I've been putting off updates here for quite some time, primarily due to lack of focus. I've been working on quite a few personal things lately:
- Attending free college courses on cryptography and algorithms
- Working out the design of the cryptoface library
- Getting my feet wet developing mobile/desktop games with Moai
- Beta testing games
On the work/career side, I've been busy as well:
- Designing a new cryptographic data interface
- Designing a new memory management interface
- Implementing a new web-request client
- Attending people/skill-management training
- Answering recruitment messages
While working on designing a new cryptographic data interface at work, I've had a chance to get a better handle on how certain sets of operations should behave and how one might best structure a generic system. This should help out with figuring out how to best setup how cryptoface will work out.
I also had to design a memory management interface... that was quite an eye-opener. The main objectives were to ensure that data in memory would not get flushed to disk and that any flushable memory would be protected. This issue of flushable memory was relatively easy, use unflushable memory to store a key to encrypt the flushable memory. The unflushable memory was difficult and yielded a problem: What about suspend-to-disk? It turns out that, for the relevant systems, on a suspend-to-disk operation, your 'unflushable' memory will end up on disk (unless you implement some crazy notification system that 'might' be implementable on a given platform). I plan on writing a larger article on how the memory management interface will make its way into cryptoface.Earlier this year I attended free online courses on cryptography and algorithms. These were awesome, they took much more time than I anticipated, but they stretched my mind quite a bit. I was thinking that, given I work on cryptography so much, it would just be a refresher course. Not at all! I was also better prepared for analyzing the recent "padding oracle" attacks that have come up lately. Taking the algorithms class was a great refresher and helped give me a better appreciation than I did when I first had it at MSU as a freshman.
Recently I came upon the Moai development framework. It strikes me as a great fit of technologies:
- Chrome (via NaCl)
- Desktop (Linux/Windows/OSX)
Unlike many of the other frameworks out there, it is open-source! I took advantage of this during my exploration of one the physics system in place (box2d) and used some free time to patch it up with some documentation and unify the scaling system to better honor the virtual unit system. I plan on using it sometime in my free time to develop and publish a game for Android for my kids to play. What cooler way to get kid-kudos than be the one with the dad who "wrote a video game!"
This open-source experience also gave me an interesting insight into an area that I had not yet ventured into: getting approval for "outside" work. My prior long-running projects were grandfathered in through the acquisition process, but I had not yet envisioned writing game software.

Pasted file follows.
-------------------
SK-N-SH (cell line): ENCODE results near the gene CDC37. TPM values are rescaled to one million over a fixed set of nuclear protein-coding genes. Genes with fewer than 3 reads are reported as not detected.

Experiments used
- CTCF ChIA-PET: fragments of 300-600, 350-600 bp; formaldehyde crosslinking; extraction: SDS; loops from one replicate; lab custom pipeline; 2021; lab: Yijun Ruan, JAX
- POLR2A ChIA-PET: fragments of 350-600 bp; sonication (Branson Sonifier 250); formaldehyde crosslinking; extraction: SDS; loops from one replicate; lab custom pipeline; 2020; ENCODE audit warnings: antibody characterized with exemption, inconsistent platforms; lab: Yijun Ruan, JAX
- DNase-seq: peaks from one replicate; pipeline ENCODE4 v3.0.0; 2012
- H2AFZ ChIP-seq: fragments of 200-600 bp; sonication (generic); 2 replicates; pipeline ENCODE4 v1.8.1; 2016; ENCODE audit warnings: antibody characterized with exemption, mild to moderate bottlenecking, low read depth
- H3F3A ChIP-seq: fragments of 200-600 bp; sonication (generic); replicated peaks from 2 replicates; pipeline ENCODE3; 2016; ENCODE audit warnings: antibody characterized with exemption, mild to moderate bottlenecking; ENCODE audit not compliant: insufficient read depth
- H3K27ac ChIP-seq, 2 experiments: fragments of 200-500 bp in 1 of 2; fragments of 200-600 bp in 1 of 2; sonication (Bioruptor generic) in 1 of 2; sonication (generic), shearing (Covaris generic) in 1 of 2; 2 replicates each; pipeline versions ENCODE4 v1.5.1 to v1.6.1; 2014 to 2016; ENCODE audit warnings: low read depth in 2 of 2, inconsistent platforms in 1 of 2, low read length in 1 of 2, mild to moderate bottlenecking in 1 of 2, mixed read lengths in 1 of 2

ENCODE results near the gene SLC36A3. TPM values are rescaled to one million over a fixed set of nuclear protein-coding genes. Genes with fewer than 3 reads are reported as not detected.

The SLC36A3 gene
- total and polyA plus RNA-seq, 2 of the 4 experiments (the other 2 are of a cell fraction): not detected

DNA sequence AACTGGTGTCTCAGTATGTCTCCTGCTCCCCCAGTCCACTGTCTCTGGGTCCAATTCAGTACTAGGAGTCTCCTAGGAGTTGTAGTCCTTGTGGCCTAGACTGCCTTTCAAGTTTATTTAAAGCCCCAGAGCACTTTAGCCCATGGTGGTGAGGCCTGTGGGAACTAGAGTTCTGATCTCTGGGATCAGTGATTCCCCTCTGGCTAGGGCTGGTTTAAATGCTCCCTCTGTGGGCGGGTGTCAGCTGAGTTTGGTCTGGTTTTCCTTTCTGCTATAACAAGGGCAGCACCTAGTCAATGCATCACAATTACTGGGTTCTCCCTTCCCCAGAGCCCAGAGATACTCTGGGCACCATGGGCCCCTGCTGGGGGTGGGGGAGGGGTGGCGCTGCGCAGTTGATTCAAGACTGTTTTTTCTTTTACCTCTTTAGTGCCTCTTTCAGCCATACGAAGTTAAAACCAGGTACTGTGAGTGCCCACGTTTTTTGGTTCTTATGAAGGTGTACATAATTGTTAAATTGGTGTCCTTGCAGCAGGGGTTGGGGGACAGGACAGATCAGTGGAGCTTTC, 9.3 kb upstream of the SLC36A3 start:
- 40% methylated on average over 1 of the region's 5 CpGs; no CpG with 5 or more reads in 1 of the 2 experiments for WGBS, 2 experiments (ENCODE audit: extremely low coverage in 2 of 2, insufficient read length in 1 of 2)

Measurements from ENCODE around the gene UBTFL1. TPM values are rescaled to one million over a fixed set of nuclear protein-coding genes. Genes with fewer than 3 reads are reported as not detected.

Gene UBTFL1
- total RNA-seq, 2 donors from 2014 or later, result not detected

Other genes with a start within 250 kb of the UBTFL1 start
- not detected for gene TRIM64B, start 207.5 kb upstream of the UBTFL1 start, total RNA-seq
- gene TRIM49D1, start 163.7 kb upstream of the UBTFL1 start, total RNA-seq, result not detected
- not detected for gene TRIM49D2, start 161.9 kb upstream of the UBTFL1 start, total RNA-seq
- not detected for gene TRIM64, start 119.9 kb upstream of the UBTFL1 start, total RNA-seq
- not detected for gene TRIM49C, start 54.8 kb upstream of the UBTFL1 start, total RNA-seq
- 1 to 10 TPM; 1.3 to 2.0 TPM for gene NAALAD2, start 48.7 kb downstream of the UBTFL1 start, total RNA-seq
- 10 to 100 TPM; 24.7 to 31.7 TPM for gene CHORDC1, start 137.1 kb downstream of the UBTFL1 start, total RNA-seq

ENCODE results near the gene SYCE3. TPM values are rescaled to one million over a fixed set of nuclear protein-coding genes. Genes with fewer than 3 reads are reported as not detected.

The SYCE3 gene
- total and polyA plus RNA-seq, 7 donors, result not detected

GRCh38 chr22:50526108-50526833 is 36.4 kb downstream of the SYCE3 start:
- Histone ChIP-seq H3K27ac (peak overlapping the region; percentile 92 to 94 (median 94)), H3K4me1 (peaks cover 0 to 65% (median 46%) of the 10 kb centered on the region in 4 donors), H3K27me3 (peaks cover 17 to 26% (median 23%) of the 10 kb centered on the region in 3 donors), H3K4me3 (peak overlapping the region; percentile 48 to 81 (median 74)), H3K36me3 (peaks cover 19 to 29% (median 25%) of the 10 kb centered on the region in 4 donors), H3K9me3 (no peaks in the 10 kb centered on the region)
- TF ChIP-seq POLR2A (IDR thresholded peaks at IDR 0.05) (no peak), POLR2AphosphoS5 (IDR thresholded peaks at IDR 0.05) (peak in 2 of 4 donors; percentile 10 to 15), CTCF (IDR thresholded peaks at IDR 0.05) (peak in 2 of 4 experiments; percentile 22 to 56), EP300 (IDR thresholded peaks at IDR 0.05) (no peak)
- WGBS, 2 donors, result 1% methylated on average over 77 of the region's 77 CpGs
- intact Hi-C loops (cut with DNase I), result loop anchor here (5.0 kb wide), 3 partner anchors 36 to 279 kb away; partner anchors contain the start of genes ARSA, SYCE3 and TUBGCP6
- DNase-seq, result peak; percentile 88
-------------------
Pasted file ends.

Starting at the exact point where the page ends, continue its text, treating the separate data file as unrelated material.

I have also had the task of answering many recruiter messages on Linked-in. For the longest time I was receiving many opportunities that involve moving out to an area w/ at least double the cost of living... not my cup of tea... at least yet. (Quick stats from a site show that moving to California would cost me 55% more and I would only be making 25% more... not cool) I discovered about a month ago that there was a section to input text for recruiters/etc to see when considering to send a message. Lately I haven't heard from as many (yay!) but a few received still seem to not read this. I also typically get requests to forward this information to any I may think fit-the-bill. Sorry... even your offer of an iPad on recruitment pass-through isn't going to work well. My current network of people is pretty much where I'd like them to be: local! In addition, most of the talent I know well and would recommend well are those that I work with (a great team!) and dare not trade them off in return for getting someone new (though are two new contractors look to be doing quite well).
On the receiving end of this when observing the contractor-search process, it looks like the hiring process for skilled individuals is extremely difficult. It seemed the process was to funnel people through that look like they "might" have qualifications. We ended up with people who lacked entry-level computer science skills... quite annoying when we have 3rd party hiring staff "pre-screening"... as the smaller TrustBearer Labs, I was more involved and had to directly deal with such individuals, but at least then it was more understandable since we didn't have a big arm to work on the screening task. Not to dismiss the recruiter's negligence in the hiring process, it seems that the pool of qualified skilled software engineers is getting quite diluted... Which will make it a bigger challenge for me if/when I ever enter the active employment search role: I'll have to fight to differentiate myself from the crowd of others out there. At least there are sites out there that are trying to help in this area:
- Nerdability - My profile is http://nerdability.com/user/harningt
- Github - My public page is https://github.com/harningt
These work well since I do like to work on open-source software. Yet another benefit to the open-source industry, if you write good code, potential employers can see it before you work for them!
Hopefully this blog post will put an end to the long blocker on writing more posts.